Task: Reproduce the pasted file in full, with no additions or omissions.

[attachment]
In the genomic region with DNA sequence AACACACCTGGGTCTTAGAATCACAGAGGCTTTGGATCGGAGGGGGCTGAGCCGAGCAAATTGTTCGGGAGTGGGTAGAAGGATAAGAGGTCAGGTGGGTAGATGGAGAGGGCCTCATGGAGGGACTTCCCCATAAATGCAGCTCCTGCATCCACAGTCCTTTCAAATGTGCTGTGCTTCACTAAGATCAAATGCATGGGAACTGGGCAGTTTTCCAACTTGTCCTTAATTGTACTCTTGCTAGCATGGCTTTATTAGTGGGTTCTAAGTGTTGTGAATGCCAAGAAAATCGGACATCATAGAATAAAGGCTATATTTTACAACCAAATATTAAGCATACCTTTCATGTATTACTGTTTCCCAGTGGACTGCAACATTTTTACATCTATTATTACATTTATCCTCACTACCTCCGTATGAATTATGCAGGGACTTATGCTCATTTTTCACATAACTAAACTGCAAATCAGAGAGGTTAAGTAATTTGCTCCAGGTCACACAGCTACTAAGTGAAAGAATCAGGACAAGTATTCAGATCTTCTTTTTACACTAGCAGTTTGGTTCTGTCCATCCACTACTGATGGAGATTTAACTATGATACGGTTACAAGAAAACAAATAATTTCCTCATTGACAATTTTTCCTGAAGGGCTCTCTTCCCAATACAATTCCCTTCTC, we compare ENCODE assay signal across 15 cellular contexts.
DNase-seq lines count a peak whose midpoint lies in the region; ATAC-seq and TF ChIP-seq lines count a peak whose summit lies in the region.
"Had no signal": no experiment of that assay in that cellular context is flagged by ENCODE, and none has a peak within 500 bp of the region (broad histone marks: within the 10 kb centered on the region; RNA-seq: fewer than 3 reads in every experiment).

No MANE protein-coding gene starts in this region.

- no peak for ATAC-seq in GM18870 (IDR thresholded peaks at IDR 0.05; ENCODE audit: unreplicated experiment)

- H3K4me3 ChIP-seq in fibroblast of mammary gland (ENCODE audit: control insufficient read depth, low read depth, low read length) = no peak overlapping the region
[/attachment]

In the genomic region with DNA sequence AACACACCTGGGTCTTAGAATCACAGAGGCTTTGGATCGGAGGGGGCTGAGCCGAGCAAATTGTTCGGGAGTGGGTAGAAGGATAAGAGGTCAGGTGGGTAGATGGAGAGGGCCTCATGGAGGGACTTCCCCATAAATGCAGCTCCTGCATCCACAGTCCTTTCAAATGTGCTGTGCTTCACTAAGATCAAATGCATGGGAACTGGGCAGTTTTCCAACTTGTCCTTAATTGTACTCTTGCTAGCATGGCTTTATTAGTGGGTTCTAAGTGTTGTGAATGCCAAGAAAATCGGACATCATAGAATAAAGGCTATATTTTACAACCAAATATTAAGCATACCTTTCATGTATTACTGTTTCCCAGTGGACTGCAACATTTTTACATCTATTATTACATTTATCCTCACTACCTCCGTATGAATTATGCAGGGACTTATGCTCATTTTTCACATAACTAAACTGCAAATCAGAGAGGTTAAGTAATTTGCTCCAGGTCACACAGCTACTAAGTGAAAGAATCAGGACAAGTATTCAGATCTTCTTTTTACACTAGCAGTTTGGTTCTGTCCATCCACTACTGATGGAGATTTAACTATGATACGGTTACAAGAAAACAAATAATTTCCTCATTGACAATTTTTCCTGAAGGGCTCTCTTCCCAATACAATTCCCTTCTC, we compare ENCODE assay signal across 15 cellular contexts.
DNase-seq lines count a peak whose midpoint lies in the region; ATAC-seq and TF ChIP-seq lines count a peak whose summit lies in the region.
"Had no signal": no experiment of that assay in that cellular context is flagged by ENCODE, and none has a peak within 500 bp of the region (broad histone marks: within the 10 kb centered on the region; RNA-seq: fewer than 3 reads in every experiment).

No MANE protein-coding gene starts in this region.

- no peak for ATAC-seq in GM18870 (IDR thresholded peaks at IDR 0.05; ENCODE audit: unreplicated experiment)

- H3K4me3 ChIP-seq in fibroblast of mammary gland (ENCODE audit: control insufficient read depth, low read depth, low read length) = no peak overlapping the region